Date of Degree Completion
Master of Science (MS)
Cultural and Environmental Resource Management
Patrick T. McCutcheon
Second Committee Member
Patrick M. Lubinski
Third Committee Member
This study develops a theoretically informed method and technique to compare variability between pre-contact riverine and hinterland Mesa archaeological resources of the mid-Columbian River Basin in Central Washington. To test the developed model, the study follows suggestions made by Dr. William Smith (1977:82) to “develop a testable hypothesis” using Mesa sites and other site types across environments with a more “sophisticated system for the classification of both artifacts and features.” Three sites (Mesa 06, 12, and 36) are compared to a riverine site (45DO673) to determine how the frequency of technological and functional traits of lithic stone tools and debitage vary. Features of the three above mentioned Mesa site are discussed and detailed in Smith (1977:68-74) and not included in this study. Results are evaluated based on stone tool expectations derived from Plateau pre-contact land use models. Significant technological and functional differences are present within Mesa sites, between Mesa sites, and between the three hinterland and one riverine occupation site (45DO673). Functional differences were found between the Bottom and Top of Mesa 12 while technological differences were not. Specifically, Mesa 36 likely had a wider array of reduction activities than Mesa 12 and 36 based on flake completeness, stone tool frequencies, and iv stone tool evenness. Adjacent interbedded stone tool sources possibly led to differing selective conditions at Mesa 36 than Mesa 12 and Mesa 06. Based on stone tool data, selective conditions likely varied between the Top of Mesa 12 and Bottom. All three Mesa sites differed across technological and functional categories when compared to 45DO673. A portion of that variability appears driven by differences in tool stone raw material availability. The lithic expectations developed from the Sanpoil- Nespelem and Dunnell and Dancey (1983) models did not uniformly apply to relationships between the Mesa sites or between 45DO673 and the Mesa sites.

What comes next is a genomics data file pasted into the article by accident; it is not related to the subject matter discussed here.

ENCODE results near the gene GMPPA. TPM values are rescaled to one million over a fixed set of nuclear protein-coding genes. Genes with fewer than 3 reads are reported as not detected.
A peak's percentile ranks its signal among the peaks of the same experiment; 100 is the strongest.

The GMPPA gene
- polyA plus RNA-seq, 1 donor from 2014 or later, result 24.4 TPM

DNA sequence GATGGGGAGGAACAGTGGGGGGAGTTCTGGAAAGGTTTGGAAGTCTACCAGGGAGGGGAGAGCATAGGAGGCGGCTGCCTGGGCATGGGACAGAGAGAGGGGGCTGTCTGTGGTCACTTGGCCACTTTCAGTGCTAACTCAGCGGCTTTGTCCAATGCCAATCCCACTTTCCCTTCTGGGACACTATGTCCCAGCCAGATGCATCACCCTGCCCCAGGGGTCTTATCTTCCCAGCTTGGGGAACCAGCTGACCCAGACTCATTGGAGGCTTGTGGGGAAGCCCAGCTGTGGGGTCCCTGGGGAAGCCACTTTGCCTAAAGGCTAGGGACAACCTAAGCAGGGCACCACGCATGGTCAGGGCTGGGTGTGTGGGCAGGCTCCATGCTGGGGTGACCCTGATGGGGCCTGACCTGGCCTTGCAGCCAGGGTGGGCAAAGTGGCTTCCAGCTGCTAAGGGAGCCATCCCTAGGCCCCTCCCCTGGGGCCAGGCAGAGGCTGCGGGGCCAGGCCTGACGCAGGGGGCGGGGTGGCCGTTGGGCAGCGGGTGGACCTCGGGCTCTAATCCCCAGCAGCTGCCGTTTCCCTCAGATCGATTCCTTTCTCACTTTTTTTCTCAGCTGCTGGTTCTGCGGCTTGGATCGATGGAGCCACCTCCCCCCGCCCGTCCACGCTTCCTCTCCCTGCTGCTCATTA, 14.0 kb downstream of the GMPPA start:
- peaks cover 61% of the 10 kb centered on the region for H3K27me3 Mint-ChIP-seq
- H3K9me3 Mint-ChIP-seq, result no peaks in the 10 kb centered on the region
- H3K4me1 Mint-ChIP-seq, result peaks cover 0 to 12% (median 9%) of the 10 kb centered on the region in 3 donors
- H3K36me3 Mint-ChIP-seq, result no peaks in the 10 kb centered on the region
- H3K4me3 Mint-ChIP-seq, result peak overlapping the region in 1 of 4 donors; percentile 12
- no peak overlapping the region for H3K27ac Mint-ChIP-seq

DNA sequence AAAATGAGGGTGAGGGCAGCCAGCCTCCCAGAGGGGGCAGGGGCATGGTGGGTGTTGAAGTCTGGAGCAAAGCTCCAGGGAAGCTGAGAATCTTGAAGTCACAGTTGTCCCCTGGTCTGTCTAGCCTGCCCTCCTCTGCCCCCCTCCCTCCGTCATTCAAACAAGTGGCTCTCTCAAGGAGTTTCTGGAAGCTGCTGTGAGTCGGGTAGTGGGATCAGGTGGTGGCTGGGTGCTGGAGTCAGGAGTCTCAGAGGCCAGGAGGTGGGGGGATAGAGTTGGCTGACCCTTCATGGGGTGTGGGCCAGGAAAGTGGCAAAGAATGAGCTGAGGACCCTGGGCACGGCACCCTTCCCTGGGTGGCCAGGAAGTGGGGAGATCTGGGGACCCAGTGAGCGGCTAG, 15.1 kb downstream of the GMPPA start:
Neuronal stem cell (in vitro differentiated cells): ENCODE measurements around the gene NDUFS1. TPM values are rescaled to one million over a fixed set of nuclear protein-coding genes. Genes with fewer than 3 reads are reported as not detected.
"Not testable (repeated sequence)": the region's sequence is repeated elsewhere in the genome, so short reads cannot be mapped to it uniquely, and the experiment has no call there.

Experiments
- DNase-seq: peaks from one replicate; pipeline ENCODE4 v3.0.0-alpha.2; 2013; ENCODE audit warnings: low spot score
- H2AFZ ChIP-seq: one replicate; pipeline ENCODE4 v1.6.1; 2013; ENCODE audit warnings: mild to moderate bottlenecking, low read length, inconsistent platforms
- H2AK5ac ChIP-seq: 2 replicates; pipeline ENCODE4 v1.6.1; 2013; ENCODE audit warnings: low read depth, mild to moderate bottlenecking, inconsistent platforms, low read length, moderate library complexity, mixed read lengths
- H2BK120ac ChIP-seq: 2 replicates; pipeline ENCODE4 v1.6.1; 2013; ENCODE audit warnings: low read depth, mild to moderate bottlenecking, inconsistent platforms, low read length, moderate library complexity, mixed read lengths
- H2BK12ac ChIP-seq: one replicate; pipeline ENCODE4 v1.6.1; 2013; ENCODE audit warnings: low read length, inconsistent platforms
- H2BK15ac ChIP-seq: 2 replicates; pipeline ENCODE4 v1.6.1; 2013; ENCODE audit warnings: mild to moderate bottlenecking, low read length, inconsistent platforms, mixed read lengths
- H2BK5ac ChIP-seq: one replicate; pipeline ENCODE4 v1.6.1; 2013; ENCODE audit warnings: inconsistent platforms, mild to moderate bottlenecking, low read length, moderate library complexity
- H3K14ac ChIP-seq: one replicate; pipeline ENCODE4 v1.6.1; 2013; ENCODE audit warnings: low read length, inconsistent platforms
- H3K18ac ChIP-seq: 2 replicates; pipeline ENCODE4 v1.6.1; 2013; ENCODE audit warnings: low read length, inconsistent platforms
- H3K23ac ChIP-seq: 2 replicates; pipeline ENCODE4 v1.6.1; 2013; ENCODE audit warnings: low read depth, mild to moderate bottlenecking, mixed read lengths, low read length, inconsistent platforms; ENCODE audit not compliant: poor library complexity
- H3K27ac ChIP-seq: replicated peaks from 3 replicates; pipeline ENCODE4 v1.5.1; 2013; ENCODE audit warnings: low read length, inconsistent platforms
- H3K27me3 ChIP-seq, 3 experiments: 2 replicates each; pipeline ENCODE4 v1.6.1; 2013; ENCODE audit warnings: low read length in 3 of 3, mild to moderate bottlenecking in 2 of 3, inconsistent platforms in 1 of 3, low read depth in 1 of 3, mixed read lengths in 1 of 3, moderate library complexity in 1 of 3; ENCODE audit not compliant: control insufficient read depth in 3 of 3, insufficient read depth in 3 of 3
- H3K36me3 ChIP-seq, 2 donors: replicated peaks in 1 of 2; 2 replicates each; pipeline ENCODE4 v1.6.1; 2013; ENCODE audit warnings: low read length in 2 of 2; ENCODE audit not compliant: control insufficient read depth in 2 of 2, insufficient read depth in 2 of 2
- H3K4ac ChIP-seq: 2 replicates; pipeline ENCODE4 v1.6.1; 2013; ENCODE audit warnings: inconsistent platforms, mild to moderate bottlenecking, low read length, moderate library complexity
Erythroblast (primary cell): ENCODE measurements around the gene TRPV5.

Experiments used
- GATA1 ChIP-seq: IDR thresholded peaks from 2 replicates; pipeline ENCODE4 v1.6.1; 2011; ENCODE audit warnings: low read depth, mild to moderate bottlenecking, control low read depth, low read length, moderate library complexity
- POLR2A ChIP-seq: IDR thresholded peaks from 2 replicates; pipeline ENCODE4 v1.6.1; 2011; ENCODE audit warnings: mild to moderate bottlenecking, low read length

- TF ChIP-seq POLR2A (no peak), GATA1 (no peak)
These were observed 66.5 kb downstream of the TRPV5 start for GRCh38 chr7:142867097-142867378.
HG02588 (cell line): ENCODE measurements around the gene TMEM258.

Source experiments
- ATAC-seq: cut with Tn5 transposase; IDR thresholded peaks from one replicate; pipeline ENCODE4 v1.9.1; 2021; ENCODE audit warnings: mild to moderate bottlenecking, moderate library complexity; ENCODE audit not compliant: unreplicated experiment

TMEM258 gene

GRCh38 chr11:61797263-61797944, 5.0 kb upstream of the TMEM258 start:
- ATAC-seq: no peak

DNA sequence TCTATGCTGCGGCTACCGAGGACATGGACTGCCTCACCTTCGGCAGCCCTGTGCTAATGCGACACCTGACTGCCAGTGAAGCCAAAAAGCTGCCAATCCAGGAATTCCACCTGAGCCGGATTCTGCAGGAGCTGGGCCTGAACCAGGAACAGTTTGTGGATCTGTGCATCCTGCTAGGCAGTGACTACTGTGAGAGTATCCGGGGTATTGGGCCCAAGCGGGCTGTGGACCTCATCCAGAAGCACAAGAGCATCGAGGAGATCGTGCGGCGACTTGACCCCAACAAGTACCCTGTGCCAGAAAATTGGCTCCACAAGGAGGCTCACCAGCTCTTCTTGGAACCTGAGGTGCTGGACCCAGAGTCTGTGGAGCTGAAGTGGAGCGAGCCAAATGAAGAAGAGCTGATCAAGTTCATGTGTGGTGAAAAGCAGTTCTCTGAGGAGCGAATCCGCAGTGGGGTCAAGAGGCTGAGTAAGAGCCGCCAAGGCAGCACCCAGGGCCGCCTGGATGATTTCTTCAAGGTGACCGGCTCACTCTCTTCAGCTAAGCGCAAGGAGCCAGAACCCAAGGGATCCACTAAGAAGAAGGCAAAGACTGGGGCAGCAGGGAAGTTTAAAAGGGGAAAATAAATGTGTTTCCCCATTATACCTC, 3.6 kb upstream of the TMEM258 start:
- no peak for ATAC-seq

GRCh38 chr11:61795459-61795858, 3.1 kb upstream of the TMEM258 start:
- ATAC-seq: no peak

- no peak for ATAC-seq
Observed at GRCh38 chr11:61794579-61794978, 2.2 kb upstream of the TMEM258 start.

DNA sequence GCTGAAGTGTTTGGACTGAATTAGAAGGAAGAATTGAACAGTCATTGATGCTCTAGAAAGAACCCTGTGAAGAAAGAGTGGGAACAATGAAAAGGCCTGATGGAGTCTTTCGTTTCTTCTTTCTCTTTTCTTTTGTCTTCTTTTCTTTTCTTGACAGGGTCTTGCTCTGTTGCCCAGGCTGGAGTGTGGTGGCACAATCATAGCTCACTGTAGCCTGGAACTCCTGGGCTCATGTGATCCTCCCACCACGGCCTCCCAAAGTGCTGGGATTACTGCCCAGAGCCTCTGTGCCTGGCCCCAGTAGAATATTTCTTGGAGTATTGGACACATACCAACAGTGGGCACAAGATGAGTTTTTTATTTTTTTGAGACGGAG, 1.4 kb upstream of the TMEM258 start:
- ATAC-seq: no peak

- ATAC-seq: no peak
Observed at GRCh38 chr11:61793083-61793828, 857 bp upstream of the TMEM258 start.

Allen, Joshua Melvin 2020 Lithic Technological and Functional Variability between Mesa and Riverine Environments in the Mid-Columbia River Basin. Unpublished master’s thesis, Cultural and Environmental Resource Management Program, Central Washington University, Ellensburg, Washington.